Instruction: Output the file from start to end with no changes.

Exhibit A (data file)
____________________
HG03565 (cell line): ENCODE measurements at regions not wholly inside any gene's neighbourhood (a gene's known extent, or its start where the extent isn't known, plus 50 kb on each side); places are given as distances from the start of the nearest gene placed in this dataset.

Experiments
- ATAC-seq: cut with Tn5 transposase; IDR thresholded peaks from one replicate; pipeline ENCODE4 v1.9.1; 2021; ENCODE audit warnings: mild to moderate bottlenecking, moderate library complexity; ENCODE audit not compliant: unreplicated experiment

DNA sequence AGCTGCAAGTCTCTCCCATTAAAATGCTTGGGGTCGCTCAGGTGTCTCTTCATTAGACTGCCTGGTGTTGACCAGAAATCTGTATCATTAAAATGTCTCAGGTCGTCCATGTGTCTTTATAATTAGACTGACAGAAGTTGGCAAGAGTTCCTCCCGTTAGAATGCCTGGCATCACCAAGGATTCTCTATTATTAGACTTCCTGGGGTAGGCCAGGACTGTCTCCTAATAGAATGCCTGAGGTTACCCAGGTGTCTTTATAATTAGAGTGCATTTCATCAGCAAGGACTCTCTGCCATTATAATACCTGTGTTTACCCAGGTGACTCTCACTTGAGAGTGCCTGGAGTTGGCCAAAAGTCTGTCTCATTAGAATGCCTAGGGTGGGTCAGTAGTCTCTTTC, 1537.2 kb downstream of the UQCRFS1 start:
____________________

HG03565 (cell line): ENCODE measurements at regions not wholly inside any gene's neighbourhood (a gene's known extent, or its start where the extent isn't known, plus 50 kb on each side); places are given as distances from the start of the nearest gene placed in this dataset.

Experiments
- ATAC-seq: cut with Tn5 transposase; IDR thresholded peaks from one replicate; pipeline ENCODE4 v1.9.1; 2021; ENCODE audit warnings: mild to moderate bottlenecking, moderate library complexity; ENCODE audit not compliant: unreplicated experiment

DNA sequence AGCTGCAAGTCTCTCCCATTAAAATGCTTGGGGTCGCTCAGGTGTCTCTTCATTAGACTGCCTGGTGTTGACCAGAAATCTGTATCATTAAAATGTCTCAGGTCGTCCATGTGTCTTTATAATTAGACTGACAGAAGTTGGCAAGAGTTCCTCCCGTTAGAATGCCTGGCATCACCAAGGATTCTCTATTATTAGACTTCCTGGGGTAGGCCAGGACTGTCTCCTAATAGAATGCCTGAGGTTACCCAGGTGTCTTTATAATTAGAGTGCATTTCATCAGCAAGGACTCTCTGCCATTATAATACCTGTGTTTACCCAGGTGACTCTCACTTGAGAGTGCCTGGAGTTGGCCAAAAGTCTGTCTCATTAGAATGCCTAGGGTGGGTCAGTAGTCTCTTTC, 1537.2 kb downstream of the UQCRFS1 start: